Here's a photo of the caboose while it was still in service in the early 1970's:


The caboose now sits "stuffed and mounted", still with its Navy markings, next to the station which serves as headquarters for the Charles County Historical Society. Here are some fairly recent photos. The caboose has been repainted since these photos were taken. The paint on the south side of the caboose faded badly due to the sun after it was put in place in 2002 and was repainted this past (2011) summer.

http://photosbydan.smugmug.com/Trains/A ... 8782_US2FR
  by steamer69
Thanks for the links! Some good stuff.
  by Earle Baldwin
The narrow gauge Pine Creek Railroad at Allaire State Park in New Jersey operates a former Army GE 25 ton unit. It still wears its military livery:

http://www.rrpicturearchives.net/showPi ... id=1689440

Conversely, I was told when two Baldwin diesels formerly operated on the Navy's NWS Earle Railroad in New Jersey were donated for preservation, the organizations receiving the units - the URHS and RRMPA - were told a condition of the donations was that the scheme to be worn by the locomotives while in possession of the new owners could not reflect their prior government ownership.
  by RailVet
I look forward to the day when someone finds something in writing that states surplus military rail equipment must not retain its military paint scheme and number.
  by steamer69
I don't think there is anything in writing. I have looked. Now that being said, it is very believeable that a condition of the donations could be that the equipment is not put into Army colors, but that would not prevent a future owner from doing it (AFAIK).

Just thought people here might like to know that an S160 is going to be going into Main Line service. The Alaska Railroad has been donated their #557 and is shipping her back to be restored for service. See below.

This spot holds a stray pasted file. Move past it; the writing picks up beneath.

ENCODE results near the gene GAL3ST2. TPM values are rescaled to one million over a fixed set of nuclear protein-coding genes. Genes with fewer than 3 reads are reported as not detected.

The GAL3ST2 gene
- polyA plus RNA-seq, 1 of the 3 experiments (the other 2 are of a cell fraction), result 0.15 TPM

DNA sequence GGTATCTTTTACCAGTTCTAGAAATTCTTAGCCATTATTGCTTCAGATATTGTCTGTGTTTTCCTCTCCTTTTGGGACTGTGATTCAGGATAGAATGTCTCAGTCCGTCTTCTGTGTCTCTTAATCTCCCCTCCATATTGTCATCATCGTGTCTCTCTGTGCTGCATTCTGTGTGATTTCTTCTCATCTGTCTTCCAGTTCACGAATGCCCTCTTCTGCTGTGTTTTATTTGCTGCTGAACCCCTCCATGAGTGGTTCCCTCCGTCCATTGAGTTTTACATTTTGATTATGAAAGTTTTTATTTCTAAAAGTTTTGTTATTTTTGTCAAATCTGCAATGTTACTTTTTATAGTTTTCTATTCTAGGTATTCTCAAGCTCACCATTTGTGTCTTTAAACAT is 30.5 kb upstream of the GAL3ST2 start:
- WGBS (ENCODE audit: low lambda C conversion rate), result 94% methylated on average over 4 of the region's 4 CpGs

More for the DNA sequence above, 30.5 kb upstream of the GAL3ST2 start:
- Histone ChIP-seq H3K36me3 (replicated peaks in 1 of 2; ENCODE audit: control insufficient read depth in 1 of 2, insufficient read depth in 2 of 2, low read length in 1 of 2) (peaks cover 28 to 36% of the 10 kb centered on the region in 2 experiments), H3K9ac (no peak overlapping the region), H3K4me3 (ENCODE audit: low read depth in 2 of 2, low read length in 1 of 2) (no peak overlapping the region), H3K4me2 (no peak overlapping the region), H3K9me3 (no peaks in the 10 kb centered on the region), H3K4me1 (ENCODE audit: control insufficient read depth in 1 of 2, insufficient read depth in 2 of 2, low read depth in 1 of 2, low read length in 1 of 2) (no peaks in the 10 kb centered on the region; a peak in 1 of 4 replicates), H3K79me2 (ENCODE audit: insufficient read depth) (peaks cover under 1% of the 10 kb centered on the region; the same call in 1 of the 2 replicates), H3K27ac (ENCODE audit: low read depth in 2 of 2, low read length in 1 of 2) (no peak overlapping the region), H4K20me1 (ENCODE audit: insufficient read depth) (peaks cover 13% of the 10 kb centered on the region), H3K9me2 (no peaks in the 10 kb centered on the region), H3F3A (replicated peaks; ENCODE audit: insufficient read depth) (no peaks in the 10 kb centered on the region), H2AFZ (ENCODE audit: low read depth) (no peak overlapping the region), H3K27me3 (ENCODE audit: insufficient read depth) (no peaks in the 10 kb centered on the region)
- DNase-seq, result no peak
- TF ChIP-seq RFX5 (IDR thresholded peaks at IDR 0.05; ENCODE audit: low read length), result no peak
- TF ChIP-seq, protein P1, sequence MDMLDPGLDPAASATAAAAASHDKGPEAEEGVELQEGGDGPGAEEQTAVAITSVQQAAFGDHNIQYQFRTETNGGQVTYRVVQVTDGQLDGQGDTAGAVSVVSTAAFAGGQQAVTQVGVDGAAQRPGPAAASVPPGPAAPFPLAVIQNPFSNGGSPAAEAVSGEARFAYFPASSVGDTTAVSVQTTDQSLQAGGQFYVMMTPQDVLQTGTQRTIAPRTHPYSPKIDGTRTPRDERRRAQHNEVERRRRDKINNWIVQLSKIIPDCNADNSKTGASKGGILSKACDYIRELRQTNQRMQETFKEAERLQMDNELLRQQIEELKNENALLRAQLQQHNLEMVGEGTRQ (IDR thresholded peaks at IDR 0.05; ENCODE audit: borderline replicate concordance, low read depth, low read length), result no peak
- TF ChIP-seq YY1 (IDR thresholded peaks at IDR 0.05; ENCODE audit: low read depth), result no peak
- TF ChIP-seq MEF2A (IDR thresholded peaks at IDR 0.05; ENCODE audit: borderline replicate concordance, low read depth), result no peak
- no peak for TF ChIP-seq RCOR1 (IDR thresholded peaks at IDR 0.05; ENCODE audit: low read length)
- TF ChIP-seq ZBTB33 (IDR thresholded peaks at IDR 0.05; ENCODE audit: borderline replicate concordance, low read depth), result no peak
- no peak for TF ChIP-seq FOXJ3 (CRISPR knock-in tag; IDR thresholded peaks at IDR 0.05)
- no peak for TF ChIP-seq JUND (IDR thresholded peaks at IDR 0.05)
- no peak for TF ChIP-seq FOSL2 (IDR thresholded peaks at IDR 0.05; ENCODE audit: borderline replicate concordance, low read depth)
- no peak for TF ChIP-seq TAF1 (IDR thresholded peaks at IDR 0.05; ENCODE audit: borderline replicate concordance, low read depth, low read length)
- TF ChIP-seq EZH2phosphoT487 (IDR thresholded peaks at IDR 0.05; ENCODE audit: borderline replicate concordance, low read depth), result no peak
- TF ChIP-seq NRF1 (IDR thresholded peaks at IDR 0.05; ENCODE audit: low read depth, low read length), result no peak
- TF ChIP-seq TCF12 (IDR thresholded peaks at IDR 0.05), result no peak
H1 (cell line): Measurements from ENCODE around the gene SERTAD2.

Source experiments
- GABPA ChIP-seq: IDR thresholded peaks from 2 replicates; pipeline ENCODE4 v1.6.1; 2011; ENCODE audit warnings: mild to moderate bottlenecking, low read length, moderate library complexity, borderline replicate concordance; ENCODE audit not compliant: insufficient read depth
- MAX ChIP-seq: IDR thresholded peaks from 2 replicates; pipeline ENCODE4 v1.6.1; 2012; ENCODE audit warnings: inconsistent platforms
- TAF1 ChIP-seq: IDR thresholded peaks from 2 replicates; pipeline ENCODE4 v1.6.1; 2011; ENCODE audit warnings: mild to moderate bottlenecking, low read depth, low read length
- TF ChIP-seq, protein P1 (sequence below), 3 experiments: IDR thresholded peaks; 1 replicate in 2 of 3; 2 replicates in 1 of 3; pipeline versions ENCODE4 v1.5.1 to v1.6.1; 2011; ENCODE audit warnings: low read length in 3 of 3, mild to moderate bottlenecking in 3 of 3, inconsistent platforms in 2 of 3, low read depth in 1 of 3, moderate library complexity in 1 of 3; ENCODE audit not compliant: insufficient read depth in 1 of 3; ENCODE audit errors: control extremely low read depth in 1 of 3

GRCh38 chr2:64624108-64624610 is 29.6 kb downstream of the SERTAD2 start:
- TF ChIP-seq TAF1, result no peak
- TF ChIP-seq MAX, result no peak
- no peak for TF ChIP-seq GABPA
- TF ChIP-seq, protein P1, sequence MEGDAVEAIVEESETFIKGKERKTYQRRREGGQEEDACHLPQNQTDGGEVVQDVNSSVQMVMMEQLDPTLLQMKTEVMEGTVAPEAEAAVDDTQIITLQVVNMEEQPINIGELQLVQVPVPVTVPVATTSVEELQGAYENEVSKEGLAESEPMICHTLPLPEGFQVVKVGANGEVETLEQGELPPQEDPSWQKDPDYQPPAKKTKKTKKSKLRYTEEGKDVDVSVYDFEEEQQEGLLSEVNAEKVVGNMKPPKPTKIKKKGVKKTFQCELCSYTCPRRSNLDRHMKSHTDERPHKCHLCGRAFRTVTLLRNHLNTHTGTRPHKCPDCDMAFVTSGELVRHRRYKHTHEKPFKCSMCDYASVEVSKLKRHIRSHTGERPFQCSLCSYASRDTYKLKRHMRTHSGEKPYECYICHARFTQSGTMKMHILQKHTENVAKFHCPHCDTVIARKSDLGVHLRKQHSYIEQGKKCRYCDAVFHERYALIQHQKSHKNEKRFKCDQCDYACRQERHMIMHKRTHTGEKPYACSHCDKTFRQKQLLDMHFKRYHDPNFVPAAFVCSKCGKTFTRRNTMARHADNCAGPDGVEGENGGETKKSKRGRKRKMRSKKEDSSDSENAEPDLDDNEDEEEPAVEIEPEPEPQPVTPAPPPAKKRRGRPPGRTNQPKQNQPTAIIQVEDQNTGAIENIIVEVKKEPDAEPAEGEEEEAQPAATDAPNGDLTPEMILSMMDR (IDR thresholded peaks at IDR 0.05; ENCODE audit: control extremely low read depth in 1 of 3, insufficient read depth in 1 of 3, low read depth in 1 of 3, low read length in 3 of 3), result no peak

http://www.columbiabasinherald.com/news ... 963f4.html
  by RailVet
Something a new recruit often belatedly learns after enlisting in the military is that, if he or she didn't get something in writing in his or her enlistment contract, but instead only had the assurances of a recruiter, then the promises have no value and carry no weight, and the new enlistee is S.O.L. This is the guiding principle for any dealings with and within the military. Likewise, any Defense Reutilization and Marketing Office (DRMO) excessing military rail equipment is not guided by the whims of whomever is in charge that day, but instead by military regs and federal law. If a piece of military equipment can not be kept in its original paint scheme, the recipient will be informed why and a reg or law cited.

Instead of being blocked by the military or the feds from leaving excessed rail equipment in military colors, I've found that people and organizations prefer to repaint the equipment in the colors and logos of their favorite civilian railroads. The few fans of military rail equipment are vastly outnumbered by fans of civilian railroads, and if the latter are able to obtain a retired piece of military rail equipment, they will almost invariably repaint it in the colors of the railway company they prefer.